Facebook is a social network, but it doesn’t make money by connecting you to your friends and family. It makes money by showing you ads, and advertisers pay more for highly targeted ads. You might think you’ve blocked Facebook from tracking you, but computer science professor Aleksandra Korolova from the University of Southern California points out that you’re probably wrong. That’s not necessarily your fault, though. Facebook’s convoluted privacy controls make it hard to know what’s going on.
Most people happily use Facebook without ever bothering to look at their privacy controls, which is what Mark Zuckerberg wants. With every setting enabled, Facebook can even tell what stores you visit. Some particularly savvy users might have gone into the settings and disabled Facebook’s Location History feature. That’s what lets the site build a profile of where you are to target more effective ads. On the mobile side, someone might even block the location permission for the Facebook app, which is possible on both Android and iOS.
According to Korolova, that’s not enough. Even with those settings disabled, she recounts how she often sees Facebook ads based on her location even after turning off Facebook’s location access features. That’s the sort of thing she’d notice, as someone who has researched Facebook’s advertising practices in the past. You might be able to guess what’s happening here — it’s your IP address.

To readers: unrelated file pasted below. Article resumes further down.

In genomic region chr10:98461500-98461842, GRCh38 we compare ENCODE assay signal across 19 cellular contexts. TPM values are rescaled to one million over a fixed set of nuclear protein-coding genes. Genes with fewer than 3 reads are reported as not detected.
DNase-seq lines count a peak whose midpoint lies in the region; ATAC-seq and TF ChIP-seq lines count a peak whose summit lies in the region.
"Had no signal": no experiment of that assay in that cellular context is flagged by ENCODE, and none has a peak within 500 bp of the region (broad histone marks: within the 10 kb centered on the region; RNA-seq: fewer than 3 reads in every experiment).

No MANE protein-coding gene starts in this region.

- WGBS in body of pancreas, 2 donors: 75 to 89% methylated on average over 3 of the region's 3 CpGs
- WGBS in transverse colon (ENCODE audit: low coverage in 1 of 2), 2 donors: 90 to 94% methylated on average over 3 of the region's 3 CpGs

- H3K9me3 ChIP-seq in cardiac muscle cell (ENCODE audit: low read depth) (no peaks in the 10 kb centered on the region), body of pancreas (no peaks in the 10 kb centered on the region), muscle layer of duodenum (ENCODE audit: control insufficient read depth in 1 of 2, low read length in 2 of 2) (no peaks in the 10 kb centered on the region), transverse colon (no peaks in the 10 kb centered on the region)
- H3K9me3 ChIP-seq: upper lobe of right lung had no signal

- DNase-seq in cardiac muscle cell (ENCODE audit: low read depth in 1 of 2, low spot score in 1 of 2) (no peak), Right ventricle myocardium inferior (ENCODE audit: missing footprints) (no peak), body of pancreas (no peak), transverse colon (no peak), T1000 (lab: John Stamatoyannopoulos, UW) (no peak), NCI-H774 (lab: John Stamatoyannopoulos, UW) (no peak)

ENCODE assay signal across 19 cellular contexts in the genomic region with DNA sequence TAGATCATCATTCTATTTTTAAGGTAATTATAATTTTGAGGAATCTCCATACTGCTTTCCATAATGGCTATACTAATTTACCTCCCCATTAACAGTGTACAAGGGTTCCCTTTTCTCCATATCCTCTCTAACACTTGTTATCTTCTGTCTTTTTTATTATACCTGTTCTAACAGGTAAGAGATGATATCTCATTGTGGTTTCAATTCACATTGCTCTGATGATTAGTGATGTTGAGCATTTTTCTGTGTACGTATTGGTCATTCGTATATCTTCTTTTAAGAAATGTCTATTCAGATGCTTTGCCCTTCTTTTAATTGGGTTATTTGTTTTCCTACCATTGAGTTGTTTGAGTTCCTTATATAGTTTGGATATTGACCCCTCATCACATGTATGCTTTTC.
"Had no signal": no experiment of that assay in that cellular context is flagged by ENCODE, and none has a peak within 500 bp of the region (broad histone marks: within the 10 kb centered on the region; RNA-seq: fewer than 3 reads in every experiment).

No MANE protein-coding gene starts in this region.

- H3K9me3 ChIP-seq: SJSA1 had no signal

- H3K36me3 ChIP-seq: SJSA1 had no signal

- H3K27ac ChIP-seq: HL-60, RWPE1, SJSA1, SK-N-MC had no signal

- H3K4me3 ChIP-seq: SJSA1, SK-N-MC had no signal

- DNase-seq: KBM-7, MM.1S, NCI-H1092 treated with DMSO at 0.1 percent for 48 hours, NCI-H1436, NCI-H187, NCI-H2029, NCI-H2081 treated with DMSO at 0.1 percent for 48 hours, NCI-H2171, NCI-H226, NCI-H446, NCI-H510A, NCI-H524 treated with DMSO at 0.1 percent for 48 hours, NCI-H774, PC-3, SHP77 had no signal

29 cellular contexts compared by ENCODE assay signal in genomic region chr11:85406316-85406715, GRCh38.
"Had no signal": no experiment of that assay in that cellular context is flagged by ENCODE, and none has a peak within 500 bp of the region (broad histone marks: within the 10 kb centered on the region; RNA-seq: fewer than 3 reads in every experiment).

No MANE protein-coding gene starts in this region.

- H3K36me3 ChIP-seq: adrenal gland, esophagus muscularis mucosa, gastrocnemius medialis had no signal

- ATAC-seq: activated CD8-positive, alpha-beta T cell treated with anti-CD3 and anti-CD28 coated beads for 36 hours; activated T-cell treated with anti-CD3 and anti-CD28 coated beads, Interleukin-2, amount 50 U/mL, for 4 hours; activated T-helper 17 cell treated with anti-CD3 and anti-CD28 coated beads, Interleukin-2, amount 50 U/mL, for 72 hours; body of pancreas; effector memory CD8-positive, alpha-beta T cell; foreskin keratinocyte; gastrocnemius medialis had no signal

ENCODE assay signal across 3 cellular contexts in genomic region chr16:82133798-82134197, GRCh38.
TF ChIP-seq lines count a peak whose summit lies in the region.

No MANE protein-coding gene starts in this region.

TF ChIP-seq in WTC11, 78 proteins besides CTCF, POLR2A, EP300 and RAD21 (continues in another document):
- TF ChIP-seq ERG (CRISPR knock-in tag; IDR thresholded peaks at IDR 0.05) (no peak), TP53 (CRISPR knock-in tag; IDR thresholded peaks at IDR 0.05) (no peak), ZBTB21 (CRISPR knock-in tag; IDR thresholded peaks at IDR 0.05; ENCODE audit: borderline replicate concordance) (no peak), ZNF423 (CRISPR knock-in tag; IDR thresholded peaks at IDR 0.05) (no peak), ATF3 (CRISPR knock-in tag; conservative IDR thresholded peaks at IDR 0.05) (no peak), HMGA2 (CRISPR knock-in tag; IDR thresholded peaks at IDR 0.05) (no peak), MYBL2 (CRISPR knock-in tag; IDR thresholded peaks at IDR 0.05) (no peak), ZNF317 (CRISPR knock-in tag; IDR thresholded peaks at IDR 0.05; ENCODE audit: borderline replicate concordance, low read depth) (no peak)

Facebook is a site on the internet, and that means it has to know your IP address in order to send you data. It’s the same for every website you’ve ever visited. That’s all perfectly valid, and it can even help Facebook detect if someone is trying to break into your account. Using it for ad targeting even when you’ve told Facebook you want no part of that is disingenuous at the very least.
Facebook admits to doing this and says users should expect it’s happening. But do they? Facebook’s messaging on this point has been unclear. In a 2014 blog post, it said that users only see location-based ads if they enable location services. An IP address doesn’t give you street-level location data like GPS or Wi-Fi scanning, but it can get you within a few miles of where someone lives and works, or even where they go on vacation.
With Facebook’s ongoing privacy and security issues, it’s reasonable to reevaluate the data the company gets from you. Facebook isn’t likely to stop using your IP address for ads, so running a VPN might be your only choice. Just not Facebook’s VPN.
Let’s block ads! (Why?)